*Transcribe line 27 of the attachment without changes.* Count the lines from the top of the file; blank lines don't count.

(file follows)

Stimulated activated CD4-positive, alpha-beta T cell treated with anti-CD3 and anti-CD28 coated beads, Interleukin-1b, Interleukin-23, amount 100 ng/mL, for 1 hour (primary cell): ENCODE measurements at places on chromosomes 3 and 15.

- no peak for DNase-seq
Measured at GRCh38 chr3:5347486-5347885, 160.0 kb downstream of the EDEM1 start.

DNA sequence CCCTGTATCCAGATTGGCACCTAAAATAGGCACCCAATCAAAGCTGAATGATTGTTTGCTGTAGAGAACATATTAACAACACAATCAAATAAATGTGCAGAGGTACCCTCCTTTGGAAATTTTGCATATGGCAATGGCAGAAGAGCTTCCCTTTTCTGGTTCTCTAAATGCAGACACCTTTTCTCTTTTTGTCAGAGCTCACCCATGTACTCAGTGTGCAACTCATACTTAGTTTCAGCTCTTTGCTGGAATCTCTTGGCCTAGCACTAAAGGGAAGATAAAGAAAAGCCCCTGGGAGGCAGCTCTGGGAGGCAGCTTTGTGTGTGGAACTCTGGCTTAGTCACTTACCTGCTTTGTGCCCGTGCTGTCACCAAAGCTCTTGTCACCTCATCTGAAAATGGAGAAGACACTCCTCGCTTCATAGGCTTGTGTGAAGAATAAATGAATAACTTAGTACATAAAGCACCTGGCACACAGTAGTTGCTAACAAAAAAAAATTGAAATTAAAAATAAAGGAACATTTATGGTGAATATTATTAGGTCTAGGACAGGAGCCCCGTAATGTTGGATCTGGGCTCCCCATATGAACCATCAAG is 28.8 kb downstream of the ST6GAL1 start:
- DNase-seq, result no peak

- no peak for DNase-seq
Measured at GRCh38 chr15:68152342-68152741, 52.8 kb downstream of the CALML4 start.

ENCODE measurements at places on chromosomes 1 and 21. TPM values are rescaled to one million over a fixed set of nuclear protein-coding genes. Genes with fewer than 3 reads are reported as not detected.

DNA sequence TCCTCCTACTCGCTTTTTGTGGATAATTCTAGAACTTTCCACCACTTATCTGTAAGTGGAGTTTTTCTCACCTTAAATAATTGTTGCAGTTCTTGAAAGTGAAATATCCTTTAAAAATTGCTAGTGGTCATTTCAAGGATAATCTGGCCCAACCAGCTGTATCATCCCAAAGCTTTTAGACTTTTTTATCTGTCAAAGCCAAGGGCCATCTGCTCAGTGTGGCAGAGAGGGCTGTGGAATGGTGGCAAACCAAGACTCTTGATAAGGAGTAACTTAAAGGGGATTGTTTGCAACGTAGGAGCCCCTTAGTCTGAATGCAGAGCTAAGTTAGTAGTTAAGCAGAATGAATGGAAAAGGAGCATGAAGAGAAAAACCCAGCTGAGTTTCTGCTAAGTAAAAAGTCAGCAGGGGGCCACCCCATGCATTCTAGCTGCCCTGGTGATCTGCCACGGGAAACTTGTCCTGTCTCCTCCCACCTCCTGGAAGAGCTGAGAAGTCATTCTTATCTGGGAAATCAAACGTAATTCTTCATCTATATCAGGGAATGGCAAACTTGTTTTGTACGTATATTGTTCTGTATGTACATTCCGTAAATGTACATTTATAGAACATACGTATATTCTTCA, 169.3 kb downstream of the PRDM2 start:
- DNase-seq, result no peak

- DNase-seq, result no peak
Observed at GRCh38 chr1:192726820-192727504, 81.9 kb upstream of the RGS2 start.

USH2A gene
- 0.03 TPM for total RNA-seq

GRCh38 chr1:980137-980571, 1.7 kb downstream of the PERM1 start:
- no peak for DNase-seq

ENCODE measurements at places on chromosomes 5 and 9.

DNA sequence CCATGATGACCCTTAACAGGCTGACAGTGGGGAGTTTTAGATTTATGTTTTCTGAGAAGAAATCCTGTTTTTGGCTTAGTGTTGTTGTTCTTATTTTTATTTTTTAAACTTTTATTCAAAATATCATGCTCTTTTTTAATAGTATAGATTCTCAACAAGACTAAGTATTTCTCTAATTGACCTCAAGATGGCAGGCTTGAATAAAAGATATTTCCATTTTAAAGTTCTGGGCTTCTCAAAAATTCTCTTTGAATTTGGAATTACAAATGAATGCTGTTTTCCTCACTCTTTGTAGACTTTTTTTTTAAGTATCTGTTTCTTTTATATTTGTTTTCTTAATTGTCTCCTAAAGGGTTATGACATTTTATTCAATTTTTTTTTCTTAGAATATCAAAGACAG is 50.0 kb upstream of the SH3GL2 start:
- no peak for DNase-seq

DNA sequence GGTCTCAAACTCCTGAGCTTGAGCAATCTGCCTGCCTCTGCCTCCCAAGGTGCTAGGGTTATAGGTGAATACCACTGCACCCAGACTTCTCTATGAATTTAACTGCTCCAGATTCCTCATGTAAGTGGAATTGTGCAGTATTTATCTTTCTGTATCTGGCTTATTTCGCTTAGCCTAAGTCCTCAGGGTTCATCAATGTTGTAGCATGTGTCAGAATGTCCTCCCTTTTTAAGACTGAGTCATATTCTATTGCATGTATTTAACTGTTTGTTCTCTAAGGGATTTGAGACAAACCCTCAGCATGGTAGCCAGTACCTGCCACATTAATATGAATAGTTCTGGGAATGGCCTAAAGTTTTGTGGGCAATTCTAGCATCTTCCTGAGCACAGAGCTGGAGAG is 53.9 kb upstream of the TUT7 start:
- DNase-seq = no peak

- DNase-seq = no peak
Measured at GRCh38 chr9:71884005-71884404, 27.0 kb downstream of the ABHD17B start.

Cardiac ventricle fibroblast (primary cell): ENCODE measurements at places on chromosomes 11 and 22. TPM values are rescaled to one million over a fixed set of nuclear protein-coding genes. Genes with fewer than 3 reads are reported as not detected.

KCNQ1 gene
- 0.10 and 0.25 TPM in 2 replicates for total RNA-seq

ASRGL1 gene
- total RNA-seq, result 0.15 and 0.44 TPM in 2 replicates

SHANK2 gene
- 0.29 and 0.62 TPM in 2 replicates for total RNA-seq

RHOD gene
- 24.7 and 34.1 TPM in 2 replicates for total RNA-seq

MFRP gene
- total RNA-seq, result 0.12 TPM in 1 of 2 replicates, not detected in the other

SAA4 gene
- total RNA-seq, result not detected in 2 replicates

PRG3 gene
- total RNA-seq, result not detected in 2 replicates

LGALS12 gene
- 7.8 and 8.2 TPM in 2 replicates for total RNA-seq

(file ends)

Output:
ASRGL1 gene